When you cook it, you don’t need a super hot pan. Heat up the pan with butter and olive oil to medium-low heat. The lower heat setting helps the chicken brown nicely while not drying it out. Cook on each side for about 2-3 minutes. Carefully, try lifting a corner of the chicken. If the chicken sticks to the pan, do not flip it over! Wait another 30 seconds and try again. Be patient and gentle. When it looks like the chicken is not glued to the pan, slip the spatula under the chicken and flip it in one motion. Sometimes I use my fingers to guide and balance it to the correct side. Now would be a good time to show you a video of this. If only I had such technology. Just try to imagine it instead. If you can’t, just flip it. It’s all good.

When it’s all toasty brown on one side, it should look gorgeous like this.

Parmesan Chicken

I’m pretty proud of myself here. It’ll be this way for you too.

Meanwhile, make the lemon vinaigrette for the mixed green salad. I don’t think a salad is really necessary and found the dressing to be a bit too acidic for my taste, but my husband loved it. It does compliment the richness of the cheese, but I’m a ranch girl. I would put ranch on everything if I could.

When the chicken is golden on both sides, it’s ready. I placed the chicken over the greens, but the recipe instructs you to place the greens on the chicken. Either way. I wanted my greens a little wilted so under the chicken they went. I shredded plenty of extra Parmesan cheese on top. Like ranch, one cannot have too much cheese.

This makes a super impressive, fancy looking dinner that really didn’t take much time at all.

Parmesan Chicken
Parmesan Chicken

Parmesan Chicken

Servings 6

Ingredients
  

  • 6 boneless, skinless chicken breasts
  • 1 cup all-purpose flour
  • 1 teaspoon kosher salt
  • 1/2 teaspoon black pepper
  • 2 large eggs
  • 1 1/4 cup seasoned dry bread crumbs
  • 1/2 cup freshly shredded Parmesan cheese plus extra for serving
  • 2 tablespoon butter
  • 2 tablespoon olive oil
  • salad greens for 6 washed and spun dry

Lemon Vinaigrette

  • 1/4 cup freshly squeezed lemon juice
  • 1/2 cup olive oil
  • 1/2 teaspoon kosher salt
  • 1/4 teaspoon black pepper

Instructions
 

  • Using a meat mallet, pound the chicken breasts until they are 1/4 inch thick.
  • Combine the flour, salt, and pepper on a dinner plate. On a second plate, beat the eggs with 1 tablespoon of water. On a third plate, combine the bread crumbs and 1/2 cup grated Parmesan cheese. Coat the chicken breasts on both sides with the flour mixture, then dip both sides into the egg mixture, and dredge both sides in the bread-crumb mixture, pressing lightly.
  • Heat 1 tablespoon of butter and 1 tablespoon of olive oil in a large sauté pan. Cook 3 chicken breasts on medium-low heat for 2 to 3 minutes on each side, until cooked through and golden. Remove from pan and set aside, covered to keep them warm. Add more butter and oil to the pan, and cook the rest of the chicken breasts.
  • Make the vinaigrette in a small bowl by whisking together the juice, olive oil, salt, and pepper. Toss the salad greens with vinaigrette.
  • To serve, place a mound of salad on each plate and then place a chicken breasts on each salad. Shredded additional Parmesan cheese on top.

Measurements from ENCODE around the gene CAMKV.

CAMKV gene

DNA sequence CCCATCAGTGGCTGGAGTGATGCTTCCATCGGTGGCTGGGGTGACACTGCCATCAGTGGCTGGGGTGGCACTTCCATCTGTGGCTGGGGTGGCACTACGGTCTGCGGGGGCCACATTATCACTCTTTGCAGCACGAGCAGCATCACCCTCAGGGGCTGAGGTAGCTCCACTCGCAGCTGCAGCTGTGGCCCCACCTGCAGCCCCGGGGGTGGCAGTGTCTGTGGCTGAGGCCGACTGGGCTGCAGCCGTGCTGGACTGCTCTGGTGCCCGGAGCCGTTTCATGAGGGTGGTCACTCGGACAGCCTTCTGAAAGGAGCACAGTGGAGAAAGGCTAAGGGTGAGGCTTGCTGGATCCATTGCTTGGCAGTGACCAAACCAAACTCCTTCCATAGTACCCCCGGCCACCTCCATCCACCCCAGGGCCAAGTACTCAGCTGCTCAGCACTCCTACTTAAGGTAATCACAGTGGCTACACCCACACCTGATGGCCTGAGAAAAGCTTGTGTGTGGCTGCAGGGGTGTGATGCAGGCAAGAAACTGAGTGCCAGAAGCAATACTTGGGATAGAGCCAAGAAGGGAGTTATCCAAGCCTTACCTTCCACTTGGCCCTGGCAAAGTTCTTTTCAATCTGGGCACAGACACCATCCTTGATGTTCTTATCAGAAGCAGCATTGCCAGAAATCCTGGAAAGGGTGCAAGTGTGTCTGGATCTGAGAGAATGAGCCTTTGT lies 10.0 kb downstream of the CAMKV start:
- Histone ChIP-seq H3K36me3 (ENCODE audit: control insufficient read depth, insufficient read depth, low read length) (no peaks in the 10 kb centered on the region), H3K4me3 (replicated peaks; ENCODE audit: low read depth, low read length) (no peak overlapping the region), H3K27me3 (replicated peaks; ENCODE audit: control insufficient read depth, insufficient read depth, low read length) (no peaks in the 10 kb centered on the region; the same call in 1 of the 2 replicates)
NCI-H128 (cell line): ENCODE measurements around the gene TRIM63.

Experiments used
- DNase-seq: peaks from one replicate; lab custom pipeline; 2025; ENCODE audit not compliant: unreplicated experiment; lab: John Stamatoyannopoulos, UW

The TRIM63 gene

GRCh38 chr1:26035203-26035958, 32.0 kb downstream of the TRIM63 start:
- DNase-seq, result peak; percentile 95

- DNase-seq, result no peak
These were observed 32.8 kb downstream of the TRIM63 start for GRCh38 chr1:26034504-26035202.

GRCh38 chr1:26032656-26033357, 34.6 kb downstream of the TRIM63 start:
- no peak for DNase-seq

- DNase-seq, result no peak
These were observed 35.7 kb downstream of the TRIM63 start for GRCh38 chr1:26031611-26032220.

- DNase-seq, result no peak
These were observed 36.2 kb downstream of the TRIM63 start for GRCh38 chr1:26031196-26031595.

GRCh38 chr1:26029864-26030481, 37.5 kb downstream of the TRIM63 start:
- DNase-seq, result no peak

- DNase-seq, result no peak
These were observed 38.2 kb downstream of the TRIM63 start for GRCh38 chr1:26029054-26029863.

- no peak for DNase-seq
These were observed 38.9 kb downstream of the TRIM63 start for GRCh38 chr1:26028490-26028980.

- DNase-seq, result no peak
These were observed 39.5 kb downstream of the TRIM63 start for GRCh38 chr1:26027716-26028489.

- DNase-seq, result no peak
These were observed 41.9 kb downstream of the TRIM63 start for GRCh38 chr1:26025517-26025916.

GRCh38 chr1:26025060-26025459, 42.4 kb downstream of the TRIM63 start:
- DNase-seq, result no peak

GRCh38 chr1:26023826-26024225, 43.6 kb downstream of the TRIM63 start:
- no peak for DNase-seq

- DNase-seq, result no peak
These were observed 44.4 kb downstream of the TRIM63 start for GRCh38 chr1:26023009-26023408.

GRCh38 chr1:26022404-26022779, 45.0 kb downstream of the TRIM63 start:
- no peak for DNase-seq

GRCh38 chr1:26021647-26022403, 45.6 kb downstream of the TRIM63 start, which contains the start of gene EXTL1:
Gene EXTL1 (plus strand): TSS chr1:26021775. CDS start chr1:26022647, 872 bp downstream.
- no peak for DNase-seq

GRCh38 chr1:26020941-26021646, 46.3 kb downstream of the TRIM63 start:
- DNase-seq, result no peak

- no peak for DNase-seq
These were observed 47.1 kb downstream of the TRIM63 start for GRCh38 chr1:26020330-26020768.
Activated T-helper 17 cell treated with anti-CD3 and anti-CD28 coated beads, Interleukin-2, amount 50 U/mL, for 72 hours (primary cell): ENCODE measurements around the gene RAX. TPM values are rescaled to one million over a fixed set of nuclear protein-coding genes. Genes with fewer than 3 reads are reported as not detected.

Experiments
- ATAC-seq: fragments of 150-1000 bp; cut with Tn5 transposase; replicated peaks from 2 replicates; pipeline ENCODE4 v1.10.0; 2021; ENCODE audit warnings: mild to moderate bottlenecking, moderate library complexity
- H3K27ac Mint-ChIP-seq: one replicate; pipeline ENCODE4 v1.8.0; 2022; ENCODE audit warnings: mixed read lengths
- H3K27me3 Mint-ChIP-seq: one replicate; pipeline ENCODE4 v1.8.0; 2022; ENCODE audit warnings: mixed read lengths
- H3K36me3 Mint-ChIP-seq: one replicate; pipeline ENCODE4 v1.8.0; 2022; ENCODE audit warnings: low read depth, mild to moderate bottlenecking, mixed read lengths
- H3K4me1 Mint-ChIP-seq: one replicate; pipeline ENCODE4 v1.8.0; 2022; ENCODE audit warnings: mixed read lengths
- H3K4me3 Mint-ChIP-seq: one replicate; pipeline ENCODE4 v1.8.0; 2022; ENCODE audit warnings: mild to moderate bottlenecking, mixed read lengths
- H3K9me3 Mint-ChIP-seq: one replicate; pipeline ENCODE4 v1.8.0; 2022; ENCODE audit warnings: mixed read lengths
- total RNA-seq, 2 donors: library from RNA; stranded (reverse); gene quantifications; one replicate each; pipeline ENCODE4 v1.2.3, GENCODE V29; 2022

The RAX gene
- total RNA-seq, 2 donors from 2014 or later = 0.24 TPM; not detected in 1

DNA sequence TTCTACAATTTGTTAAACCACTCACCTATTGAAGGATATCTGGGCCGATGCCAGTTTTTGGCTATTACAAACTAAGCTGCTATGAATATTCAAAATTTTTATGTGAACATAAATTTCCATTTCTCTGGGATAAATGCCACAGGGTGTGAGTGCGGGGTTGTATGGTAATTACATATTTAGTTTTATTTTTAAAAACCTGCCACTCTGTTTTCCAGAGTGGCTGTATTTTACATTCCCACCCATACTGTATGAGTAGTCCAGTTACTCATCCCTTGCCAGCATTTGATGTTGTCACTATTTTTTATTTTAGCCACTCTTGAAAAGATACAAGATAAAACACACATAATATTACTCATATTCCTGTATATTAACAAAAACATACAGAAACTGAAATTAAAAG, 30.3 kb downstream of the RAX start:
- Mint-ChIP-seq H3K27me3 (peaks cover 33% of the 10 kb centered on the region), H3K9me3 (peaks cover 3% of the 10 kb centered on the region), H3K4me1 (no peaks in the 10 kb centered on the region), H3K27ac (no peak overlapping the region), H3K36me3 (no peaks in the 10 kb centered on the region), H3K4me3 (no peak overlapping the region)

Taco Soup

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You know I love a good taco (mmmm…carnitas), but I also love a good soup, especially when it’s cold outside. So what happens when you can’t decide between two radically different meals? You combine them, of course! Meet taco soup!

The beauty of this recipe is that you just dump a bunch of cans into a slow cooker, let it do its thing all day, and then you eat loads of taco goodness. If you don’t have 6-8 hours to slow cook this soup, you can also simmer it in a pot on the stove for about an hour.

The original recipe comes from Paula Deen. I’ve made it so many times, but I’ve made a couple substitutions and clarifications. I’ll explain along the way.

First, in the slow cooker (if you have a saute setting) or in a pan, brown some ground turkey and chopped onions with some salt and pepper. The original recipe did not call for the salt and pepper, but I think it’s important to season your meat or it could taste bland. This recipe also calls for beef, but turkey is so much better. The beef overpowered the other ingredients and made it too meaty, if that’s possible. But this is just my opinion. Feel free to use any type of ground meat.

Next you’ll be doing some labor intensive can opening. About 9 cans worth. I’m not kidding. This recipe has a ton of ingredients, but isn’t that better than chopping 9 different ingredients? Seriously, the can is your friend.

Taco Soup

After opening all these cans, add the browned meat to a large slow cooker and then start dumping each can in. Be sure to drain the olives and corn, but not the beans. You’ll need that for the liquid, which is something the original recipe doesn’t mention. Learn from my mistakes. This is soup, not some sort of defiant bean chili that would make every Texan cry. You’ll also add packets of ranch dressing mix and taco seasoning. Ranch?! Yes! Trust me. As with bacon, everything is better with ranch. This soup is no exception.

Taco Soup

This is a pretty mild soup so if you need something with more kick, don’t use mild canned tomatoes with chiles. Buy the hot stuff. If that’s not spicy enough, add a few dashes of your favorite hot sauce, a couple pinches of red pepper flakes, or a couple chopped up jalapenos. Sliced pickled jalapenos would be good too.